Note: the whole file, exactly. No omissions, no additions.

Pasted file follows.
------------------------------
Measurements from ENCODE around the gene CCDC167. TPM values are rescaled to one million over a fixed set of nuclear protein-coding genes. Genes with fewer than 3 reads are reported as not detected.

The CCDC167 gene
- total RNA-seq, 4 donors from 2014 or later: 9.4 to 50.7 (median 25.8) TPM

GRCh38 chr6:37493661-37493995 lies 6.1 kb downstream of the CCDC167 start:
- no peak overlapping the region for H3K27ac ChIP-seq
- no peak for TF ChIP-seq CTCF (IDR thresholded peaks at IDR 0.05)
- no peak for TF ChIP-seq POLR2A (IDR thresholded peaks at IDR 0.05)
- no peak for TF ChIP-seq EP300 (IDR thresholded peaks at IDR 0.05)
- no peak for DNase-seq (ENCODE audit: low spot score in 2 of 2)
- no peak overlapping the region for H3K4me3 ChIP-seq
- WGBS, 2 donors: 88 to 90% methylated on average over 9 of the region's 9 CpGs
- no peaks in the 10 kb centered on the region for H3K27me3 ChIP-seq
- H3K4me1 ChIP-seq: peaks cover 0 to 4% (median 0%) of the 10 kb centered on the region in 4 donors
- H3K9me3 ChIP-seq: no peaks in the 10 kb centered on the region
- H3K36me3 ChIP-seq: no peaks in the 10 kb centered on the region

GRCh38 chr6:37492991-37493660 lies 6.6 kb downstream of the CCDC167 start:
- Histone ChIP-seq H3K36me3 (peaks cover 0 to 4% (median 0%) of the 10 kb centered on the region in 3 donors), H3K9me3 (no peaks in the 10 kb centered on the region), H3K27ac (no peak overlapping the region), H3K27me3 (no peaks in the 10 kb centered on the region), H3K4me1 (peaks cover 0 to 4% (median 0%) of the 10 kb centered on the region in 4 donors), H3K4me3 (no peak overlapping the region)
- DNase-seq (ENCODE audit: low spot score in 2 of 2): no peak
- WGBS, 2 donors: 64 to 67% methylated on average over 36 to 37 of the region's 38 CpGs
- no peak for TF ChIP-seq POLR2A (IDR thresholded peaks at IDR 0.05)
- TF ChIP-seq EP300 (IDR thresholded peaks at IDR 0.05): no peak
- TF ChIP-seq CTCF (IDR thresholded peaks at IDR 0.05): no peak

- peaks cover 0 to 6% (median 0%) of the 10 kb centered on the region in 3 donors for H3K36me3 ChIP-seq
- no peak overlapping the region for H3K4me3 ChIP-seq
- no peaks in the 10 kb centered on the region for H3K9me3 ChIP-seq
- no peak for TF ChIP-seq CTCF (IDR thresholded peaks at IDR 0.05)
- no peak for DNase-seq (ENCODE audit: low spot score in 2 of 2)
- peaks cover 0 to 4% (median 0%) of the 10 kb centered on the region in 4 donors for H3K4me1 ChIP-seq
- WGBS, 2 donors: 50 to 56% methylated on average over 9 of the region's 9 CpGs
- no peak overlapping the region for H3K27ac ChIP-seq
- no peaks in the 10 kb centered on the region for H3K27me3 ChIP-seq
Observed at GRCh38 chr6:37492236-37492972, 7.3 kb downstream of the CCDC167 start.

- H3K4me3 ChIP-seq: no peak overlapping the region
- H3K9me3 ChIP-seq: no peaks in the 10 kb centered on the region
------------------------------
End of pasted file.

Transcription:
Measurements from ENCODE around the gene CCDC167. TPM values are rescaled to one million over a fixed set of nuclear protein-coding genes. Genes with fewer than 3 reads are reported as not detected.

The CCDC167 gene
- total RNA-seq, 4 donors from 2014 or later: 9.4 to 50.7 (median 25.8) TPM

GRCh38 chr6:37493661-37493995 lies 6.1 kb downstream of the CCDC167 start:
- no peak overlapping the region for H3K27ac ChIP-seq
- no peak for TF ChIP-seq CTCF (IDR thresholded peaks at IDR 0.05)
- no peak for TF ChIP-seq POLR2A (IDR thresholded peaks at IDR 0.05)
- no peak for TF ChIP-seq EP300 (IDR thresholded peaks at IDR 0.05)
- no peak for DNase-seq (ENCODE audit: low spot score in 2 of 2)
- no peak overlapping the region for H3K4me3 ChIP-seq
- WGBS, 2 donors: 88 to 90% methylated on average over 9 of the region's 9 CpGs
- no peaks in the 10 kb centered on the region for H3K27me3 ChIP-seq
- H3K4me1 ChIP-seq: peaks cover 0 to 4% (median 0%) of the 10 kb centered on the region in 4 donors
- H3K9me3 ChIP-seq: no peaks in the 10 kb centered on the region
- H3K36me3 ChIP-seq: no peaks in the 10 kb centered on the region

GRCh38 chr6:37492991-37493660 lies 6.6 kb downstream of the CCDC167 start:
- Histone ChIP-seq H3K36me3 (peaks cover 0 to 4% (median 0%) of the 10 kb centered on the region in 3 donors), H3K9me3 (no peaks in the 10 kb centered on the region), H3K27ac (no peak overlapping the region), H3K27me3 (no peaks in the 10 kb centered on the region), H3K4me1 (peaks cover 0 to 4% (median 0%) of the 10 kb centered on the region in 4 donors), H3K4me3 (no peak overlapping the region)
- DNase-seq (ENCODE audit: low spot score in 2 of 2): no peak
- WGBS, 2 donors: 64 to 67% methylated on average over 36 to 37 of the region's 38 CpGs
- no peak for TF ChIP-seq POLR2A (IDR thresholded peaks at IDR 0.05)
- TF ChIP-seq EP300 (IDR thresholded peaks at IDR 0.05): no peak
- TF ChIP-seq CTCF (IDR thresholded peaks at IDR 0.05): no peak

- peaks cover 0 to 6% (median 0%) of the 10 kb centered on the region in 3 donors for H3K36me3 ChIP-seq
- no peak overlapping the region for H3K4me3 ChIP-seq
- no peaks in the 10 kb centered on the region for H3K9me3 ChIP-seq
- no peak for TF ChIP-seq CTCF (IDR thresholded peaks at IDR 0.05)
- no peak for DNase-seq (ENCODE audit: low spot score in 2 of 2)
- peaks cover 0 to 4% (median 0%) of the 10 kb centered on the region in 4 donors for H3K4me1 ChIP-seq
- WGBS, 2 donors: 50 to 56% methylated on average over 9 of the region's 9 CpGs
- no peak overlapping the region for H3K27ac ChIP-seq
- no peaks in the 10 kb centered on the region for H3K27me3 ChIP-seq
Observed at GRCh38 chr6:37492236-37492972, 7.3 kb downstream of the CCDC167 start.

- H3K4me3 ChIP-seq: no peak overlapping the region
- H3K9me3 ChIP-seq: no peaks in the 10 kb centered on the region